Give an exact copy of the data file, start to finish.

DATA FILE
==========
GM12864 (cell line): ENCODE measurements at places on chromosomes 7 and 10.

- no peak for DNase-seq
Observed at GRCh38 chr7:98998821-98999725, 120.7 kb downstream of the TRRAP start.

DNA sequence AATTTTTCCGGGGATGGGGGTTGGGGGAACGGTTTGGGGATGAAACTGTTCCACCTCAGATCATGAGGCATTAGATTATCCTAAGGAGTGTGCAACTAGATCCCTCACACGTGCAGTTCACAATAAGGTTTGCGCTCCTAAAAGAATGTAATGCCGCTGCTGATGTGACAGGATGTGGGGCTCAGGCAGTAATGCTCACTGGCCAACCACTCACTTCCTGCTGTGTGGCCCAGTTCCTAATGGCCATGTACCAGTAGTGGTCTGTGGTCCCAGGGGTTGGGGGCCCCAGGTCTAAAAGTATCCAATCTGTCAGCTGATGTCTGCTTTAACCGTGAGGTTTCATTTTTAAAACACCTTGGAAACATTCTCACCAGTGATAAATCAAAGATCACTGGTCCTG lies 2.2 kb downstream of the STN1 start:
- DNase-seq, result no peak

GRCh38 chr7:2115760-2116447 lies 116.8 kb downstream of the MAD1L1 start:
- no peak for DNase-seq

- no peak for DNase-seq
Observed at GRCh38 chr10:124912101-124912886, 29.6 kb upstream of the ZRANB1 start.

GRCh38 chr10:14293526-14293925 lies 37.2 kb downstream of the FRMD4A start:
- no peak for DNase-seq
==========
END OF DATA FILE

GM12864 (cell line): ENCODE measurements at places on chromosomes 7 and 10.

- no peak for DNase-seq
Observed at GRCh38 chr7:98998821-98999725, 120.7 kb downstream of the TRRAP start.

DNA sequence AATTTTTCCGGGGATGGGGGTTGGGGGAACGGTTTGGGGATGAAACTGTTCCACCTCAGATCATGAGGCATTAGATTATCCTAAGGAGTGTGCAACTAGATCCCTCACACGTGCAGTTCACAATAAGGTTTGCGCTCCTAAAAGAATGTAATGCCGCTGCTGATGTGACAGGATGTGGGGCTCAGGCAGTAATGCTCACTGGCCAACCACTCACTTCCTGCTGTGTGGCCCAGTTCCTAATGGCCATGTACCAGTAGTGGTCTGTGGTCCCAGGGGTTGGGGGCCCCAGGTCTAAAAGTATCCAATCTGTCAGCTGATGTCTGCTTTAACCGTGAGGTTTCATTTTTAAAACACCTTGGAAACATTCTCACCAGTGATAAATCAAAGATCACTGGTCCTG lies 2.2 kb downstream of the STN1 start:
- DNase-seq, result no peak

GRCh38 chr7:2115760-2116447 lies 116.8 kb downstream of the MAD1L1 start:
- no peak for DNase-seq

- no peak for DNase-seq
Observed at GRCh38 chr10:124912101-124912886, 29.6 kb upstream of the ZRANB1 start.

GRCh38 chr10:14293526-14293925 lies 37.2 kb downstream of the FRMD4A start:
- no peak for DNase-seq